So I changed the shape of the gate. Result: Now it loads as easy as the 1895 SBL.

See photos:

after
nachher.jpg


before
vorher.jpg


By the way - it's very interesting, to compare these 2 rifles. Basically the same model, but 20 years difference.

Examples:
The action of the 1895 SS is more tight (for the bolt) than the 1895 SBL.
The big loop lever of the 1895 SBL does not run in the 1895 SS.
The lever of the SS runs in the SBL.
The WWG bear proof ejector fits perfectly in the 1895 SBL, but it does not fit in the 1895 SS.
The follower of the 1895 SBL is made from plastic. The follower of the 1895 SS is made from steel.

The action of the 1895 SS ran in general better than the 1895 SBL, both compared in untouched condition. After some polishing, both run compareable.

Big difference: The chamber of the 1895 SBL is optimized (chamfered) for fast cycling. The chamber of the 1895 SS is not, so rounds hang up at the top of the receiver if you cycle too fast. I guess I will have to chamfer the chamber myself in the next weeks...
 

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You guys are so danged nice.
Not a One of y'all said, Man up and get used to it, Cupcake.
Sheesh.
Good advice,, though.
 

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Using direction from Eli Chaps sticky in this section, I took my 1895G's spring down a bit from the back using a metal file--enough so that I did notice a difference. The only advice on that I'd give is to look down the ejector hole (with everything else removed from the receiver) and watch where your gate spring bends from. That's the point I'd focus on file, evening out your thinned spot from there toward both ends.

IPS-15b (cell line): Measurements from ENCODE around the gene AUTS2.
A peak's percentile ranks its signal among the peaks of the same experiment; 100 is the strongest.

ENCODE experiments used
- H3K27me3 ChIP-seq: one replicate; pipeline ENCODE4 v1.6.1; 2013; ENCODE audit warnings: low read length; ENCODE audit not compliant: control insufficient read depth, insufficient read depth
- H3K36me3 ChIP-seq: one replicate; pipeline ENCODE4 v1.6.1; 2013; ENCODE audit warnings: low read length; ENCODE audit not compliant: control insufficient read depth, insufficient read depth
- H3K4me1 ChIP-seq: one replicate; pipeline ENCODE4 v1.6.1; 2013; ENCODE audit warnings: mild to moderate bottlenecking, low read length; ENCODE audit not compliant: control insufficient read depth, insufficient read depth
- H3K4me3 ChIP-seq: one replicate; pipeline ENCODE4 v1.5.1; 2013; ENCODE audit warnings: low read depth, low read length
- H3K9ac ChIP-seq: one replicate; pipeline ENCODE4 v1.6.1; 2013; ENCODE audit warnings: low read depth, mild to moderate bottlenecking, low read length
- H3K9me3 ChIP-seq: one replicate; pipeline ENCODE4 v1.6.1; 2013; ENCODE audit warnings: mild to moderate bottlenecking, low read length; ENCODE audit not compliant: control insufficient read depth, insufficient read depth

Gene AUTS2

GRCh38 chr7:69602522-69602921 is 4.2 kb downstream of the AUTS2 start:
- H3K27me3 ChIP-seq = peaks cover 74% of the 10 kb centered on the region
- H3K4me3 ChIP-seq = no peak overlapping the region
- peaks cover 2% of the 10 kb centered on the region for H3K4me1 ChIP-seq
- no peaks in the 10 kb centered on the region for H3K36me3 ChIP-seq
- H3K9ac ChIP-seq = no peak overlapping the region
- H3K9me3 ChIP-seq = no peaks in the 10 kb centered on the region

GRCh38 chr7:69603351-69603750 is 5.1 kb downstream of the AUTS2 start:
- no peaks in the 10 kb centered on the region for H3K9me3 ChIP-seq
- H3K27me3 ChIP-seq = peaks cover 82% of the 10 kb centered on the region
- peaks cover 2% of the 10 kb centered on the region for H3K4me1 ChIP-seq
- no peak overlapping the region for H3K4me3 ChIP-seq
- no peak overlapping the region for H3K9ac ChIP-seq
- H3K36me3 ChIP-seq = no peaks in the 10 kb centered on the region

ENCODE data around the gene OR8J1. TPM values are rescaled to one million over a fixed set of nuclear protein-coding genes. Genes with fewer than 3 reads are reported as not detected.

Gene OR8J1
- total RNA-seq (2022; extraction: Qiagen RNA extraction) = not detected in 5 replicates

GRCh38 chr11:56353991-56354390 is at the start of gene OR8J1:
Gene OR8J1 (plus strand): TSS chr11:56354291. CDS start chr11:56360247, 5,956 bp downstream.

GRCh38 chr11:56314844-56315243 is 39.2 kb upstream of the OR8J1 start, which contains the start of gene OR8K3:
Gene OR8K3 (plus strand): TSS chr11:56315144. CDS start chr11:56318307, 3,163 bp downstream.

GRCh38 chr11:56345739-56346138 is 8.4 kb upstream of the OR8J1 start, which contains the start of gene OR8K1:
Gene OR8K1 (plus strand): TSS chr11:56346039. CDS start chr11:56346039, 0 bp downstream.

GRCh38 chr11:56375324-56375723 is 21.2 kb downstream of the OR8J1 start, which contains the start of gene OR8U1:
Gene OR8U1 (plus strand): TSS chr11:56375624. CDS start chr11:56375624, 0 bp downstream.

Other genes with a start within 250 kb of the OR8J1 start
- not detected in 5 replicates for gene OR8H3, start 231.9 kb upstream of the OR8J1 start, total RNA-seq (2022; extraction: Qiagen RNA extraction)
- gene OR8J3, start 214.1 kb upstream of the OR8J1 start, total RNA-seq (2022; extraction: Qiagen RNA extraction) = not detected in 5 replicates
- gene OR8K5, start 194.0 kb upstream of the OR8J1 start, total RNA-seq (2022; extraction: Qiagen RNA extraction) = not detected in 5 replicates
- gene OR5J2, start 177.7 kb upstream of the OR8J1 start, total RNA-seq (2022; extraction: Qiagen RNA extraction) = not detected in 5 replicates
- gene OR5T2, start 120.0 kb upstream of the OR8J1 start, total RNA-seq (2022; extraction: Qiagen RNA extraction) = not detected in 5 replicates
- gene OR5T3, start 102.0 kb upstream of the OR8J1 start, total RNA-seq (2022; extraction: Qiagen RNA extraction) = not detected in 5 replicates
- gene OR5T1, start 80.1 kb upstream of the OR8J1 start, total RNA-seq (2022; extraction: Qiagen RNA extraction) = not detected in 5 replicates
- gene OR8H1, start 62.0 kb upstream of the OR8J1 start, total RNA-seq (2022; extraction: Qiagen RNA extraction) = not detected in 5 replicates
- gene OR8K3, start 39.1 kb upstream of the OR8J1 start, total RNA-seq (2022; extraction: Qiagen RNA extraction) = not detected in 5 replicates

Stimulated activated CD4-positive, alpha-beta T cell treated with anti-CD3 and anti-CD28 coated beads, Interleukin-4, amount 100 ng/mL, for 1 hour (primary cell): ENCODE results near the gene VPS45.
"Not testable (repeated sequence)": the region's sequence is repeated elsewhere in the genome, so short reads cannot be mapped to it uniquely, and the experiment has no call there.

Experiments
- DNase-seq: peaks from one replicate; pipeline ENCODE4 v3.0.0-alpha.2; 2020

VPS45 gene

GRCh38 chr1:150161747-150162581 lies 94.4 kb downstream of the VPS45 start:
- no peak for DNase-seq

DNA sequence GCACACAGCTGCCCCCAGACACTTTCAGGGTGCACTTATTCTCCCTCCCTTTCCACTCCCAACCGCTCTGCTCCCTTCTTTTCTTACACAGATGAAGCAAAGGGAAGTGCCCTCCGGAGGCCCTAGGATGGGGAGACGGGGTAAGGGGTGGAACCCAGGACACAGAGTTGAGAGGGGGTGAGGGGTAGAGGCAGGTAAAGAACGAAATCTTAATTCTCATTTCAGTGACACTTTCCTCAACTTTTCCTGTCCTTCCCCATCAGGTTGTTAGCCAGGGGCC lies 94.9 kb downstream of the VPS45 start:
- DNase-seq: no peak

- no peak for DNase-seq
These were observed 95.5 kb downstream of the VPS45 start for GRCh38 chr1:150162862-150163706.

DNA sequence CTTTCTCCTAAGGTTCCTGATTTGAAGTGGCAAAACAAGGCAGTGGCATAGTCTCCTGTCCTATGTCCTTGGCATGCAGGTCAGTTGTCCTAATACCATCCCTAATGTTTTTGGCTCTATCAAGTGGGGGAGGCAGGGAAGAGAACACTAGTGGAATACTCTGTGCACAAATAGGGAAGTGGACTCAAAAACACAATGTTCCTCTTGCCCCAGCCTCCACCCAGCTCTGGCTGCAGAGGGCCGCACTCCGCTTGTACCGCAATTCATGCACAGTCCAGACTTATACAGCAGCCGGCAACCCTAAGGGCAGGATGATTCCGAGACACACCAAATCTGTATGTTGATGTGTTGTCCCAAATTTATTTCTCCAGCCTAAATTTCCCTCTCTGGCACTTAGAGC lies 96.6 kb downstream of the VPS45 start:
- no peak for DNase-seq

I also dulled those edges around the gate as they were stripping brass off cases. Can't have that! Didn't blue anything, just left the metal exposed. Not sure that's for the best though.

Good luck!
Can't find this sticky by Eli Chaps. My friend new 1895 is nearly impossible to load.
 

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Had the same issue with my 2016 built 1895 GBL. The sharp edges on the loading spring and on the inside of the receiver scraped off serious flakes of brass off my cartridges. Also, the scrapiness of the involved parts made loading rounds with gloved hands (we hunt boar in cold snowy climate around these parts) all but impossible.

Today, I tore down the receiver and used scotch brite attachements for my dremel tool to break the edges of the loading gate. Also I used 800 grit sandpaper to break the edges on the inside of the ejector window and polished with 1200 grit sandpaper. That obviously took off the blueing on the affected parts, which I will have to reapply.

I did not file down the loading spring itself (which would have reduced spring tension), because I am a bit worried it will increase the risk of inadvertently releasing a round from the tube.

The above treatment reduced the scraping on the cartridges to a minimum, so I am pleased for now.
 

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One simple method in lieu of modification of any kind is to simply load the magazine by not pushing the round all the way in, trap it with your thumb (or often the loading spring provides enough tension) then follow it in with your next round. This results in only pinching your thumb on the last round.
 

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you did good with the gate polish......

placing a dummy round in the gate half way as mentioned works too

put it in & let it sit for a week or so.....did I say dummy round ?

Or call RPP & get a new wizz bang gate for $42